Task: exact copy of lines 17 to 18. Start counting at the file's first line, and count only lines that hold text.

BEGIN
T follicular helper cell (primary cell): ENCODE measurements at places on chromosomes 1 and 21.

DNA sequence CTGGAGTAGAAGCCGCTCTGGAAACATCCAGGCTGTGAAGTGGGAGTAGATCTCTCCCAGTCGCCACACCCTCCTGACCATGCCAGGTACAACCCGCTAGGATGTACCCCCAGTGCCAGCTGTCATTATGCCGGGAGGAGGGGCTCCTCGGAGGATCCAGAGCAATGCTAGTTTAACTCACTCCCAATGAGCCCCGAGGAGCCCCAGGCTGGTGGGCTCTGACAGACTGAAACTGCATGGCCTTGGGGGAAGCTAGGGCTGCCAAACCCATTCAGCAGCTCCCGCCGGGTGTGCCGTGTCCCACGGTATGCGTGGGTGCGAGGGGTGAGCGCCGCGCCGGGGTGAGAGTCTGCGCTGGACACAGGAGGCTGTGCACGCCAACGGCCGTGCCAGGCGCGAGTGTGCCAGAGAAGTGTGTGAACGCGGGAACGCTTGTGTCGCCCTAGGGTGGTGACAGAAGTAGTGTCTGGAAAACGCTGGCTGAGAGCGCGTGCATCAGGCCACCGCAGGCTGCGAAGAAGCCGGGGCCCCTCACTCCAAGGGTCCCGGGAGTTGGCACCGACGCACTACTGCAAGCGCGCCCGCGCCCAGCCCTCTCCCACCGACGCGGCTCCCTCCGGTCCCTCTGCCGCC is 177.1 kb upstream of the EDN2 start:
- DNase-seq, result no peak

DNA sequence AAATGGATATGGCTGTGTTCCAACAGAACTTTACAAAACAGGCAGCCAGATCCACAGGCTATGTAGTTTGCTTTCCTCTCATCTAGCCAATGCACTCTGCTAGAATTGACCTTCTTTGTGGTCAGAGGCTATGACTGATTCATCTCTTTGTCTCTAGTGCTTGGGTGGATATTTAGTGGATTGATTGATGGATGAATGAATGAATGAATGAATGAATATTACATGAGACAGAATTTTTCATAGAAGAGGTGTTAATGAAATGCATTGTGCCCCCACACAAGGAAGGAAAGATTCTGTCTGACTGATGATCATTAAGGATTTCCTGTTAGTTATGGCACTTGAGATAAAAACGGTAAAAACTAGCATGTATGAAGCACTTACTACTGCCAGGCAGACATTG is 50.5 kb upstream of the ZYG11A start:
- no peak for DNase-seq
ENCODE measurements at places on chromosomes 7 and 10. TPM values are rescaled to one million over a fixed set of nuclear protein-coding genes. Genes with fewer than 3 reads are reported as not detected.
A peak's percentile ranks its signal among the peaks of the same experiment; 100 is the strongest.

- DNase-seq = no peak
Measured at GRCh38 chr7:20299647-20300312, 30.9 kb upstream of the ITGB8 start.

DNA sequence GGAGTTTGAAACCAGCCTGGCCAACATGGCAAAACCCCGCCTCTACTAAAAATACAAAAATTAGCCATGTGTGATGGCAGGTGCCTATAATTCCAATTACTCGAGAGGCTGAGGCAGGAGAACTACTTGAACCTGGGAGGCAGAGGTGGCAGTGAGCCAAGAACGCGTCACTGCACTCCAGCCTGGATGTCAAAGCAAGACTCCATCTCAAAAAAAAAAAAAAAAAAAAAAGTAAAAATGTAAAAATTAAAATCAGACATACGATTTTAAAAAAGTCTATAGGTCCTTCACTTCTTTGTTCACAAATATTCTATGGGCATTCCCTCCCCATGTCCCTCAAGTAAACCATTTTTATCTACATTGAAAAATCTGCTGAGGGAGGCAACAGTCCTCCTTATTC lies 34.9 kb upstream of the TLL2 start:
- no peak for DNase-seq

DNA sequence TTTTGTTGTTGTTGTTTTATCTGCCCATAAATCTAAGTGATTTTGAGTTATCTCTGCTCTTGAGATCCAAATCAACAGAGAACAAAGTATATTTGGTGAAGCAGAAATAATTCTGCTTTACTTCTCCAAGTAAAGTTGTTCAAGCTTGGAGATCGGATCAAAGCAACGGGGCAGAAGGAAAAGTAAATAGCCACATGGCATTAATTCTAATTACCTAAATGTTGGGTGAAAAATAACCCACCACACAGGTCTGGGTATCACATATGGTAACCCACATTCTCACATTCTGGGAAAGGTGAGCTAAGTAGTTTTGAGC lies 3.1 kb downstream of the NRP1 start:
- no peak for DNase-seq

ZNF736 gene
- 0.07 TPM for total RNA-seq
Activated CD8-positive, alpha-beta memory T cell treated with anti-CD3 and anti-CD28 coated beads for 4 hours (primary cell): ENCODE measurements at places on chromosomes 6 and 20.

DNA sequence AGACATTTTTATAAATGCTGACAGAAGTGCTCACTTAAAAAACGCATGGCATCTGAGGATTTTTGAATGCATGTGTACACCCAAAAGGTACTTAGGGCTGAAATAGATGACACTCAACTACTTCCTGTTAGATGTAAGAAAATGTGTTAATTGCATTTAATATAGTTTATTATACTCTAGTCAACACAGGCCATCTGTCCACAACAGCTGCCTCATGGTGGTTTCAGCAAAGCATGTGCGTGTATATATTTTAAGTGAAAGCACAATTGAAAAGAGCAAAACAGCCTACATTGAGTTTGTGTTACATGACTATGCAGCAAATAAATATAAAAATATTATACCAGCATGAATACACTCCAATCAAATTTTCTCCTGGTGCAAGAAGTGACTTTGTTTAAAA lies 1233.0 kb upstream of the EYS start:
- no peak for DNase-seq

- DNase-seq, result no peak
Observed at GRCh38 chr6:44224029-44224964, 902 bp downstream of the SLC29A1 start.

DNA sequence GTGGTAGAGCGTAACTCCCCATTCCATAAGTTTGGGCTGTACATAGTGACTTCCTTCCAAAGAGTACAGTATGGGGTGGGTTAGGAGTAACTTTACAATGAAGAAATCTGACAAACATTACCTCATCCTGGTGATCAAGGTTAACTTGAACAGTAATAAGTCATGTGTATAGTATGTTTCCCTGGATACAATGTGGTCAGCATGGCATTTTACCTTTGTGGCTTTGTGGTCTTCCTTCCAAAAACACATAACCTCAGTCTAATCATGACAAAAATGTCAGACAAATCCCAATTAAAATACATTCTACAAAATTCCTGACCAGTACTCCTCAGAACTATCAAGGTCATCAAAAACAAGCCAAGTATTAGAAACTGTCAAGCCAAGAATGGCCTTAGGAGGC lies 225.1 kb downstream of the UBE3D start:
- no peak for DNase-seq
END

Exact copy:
DNA sequence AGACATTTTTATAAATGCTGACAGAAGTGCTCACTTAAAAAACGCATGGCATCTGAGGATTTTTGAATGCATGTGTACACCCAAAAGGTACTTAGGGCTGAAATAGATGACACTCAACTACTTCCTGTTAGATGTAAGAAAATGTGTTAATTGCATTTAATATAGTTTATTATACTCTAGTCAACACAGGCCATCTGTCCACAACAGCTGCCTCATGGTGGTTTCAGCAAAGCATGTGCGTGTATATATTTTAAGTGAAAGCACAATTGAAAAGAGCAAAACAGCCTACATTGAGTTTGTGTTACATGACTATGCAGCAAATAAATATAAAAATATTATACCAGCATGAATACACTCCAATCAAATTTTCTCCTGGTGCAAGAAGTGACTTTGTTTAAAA lies 1233.0 kb upstream of the EYS start:
- no peak for DNase-seq